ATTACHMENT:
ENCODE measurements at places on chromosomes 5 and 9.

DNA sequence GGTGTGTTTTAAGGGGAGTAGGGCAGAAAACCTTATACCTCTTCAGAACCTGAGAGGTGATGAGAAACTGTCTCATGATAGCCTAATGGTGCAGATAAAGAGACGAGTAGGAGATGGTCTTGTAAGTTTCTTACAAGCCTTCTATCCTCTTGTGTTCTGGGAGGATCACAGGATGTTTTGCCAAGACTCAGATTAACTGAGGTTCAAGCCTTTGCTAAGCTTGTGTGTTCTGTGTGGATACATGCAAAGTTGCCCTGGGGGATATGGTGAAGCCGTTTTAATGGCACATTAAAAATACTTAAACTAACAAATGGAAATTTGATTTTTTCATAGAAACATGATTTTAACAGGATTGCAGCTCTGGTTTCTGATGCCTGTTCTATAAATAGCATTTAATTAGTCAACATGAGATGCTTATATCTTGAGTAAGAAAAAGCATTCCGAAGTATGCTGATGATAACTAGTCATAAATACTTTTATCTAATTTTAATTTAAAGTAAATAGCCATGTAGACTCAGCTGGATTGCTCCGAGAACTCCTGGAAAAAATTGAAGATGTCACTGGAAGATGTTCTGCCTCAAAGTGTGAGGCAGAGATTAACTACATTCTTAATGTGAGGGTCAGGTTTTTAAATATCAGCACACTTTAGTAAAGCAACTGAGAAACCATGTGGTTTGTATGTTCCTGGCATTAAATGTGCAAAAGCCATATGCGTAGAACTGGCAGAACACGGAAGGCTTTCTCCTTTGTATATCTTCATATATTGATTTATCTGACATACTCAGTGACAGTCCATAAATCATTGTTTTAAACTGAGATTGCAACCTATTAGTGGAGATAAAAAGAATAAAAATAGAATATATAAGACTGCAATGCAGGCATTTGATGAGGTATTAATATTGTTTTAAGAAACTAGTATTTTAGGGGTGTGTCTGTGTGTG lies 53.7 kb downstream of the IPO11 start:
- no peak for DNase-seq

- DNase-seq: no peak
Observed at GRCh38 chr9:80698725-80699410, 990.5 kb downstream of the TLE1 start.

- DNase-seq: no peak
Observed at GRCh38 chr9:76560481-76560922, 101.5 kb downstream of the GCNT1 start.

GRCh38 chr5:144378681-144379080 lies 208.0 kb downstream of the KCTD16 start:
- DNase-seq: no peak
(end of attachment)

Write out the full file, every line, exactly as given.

ENCODE measurements at places on chromosomes 5 and 9.

DNA sequence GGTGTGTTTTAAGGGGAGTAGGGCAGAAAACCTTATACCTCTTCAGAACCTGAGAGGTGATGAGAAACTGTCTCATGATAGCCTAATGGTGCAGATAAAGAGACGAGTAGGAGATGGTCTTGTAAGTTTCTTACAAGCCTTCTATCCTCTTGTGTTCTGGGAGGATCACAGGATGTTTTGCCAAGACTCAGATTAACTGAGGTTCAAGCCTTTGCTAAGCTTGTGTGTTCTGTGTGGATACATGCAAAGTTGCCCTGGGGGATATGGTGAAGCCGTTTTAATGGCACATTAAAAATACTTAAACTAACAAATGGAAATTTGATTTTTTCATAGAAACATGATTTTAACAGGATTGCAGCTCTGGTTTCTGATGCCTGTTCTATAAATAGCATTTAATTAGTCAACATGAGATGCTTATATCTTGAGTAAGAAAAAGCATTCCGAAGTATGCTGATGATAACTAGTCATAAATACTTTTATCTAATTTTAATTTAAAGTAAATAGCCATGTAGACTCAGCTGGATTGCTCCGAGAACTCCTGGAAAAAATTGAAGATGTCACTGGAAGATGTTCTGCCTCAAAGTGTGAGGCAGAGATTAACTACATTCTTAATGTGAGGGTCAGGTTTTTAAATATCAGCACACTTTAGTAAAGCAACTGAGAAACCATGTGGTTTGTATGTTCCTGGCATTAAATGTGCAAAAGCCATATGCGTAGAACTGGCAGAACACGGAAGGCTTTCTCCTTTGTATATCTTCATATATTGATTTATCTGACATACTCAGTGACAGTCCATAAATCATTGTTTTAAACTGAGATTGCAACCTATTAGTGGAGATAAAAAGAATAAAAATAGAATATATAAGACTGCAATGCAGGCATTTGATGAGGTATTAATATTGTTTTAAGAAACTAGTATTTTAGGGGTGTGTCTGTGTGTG lies 53.7 kb downstream of the IPO11 start:
- no peak for DNase-seq

- DNase-seq: no peak
Observed at GRCh38 chr9:80698725-80699410, 990.5 kb downstream of the TLE1 start.

- DNase-seq: no peak
Observed at GRCh38 chr9:76560481-76560922, 101.5 kb downstream of the GCNT1 start.

GRCh38 chr5:144378681-144379080 lies 208.0 kb downstream of the KCTD16 start:
- DNase-seq: no peak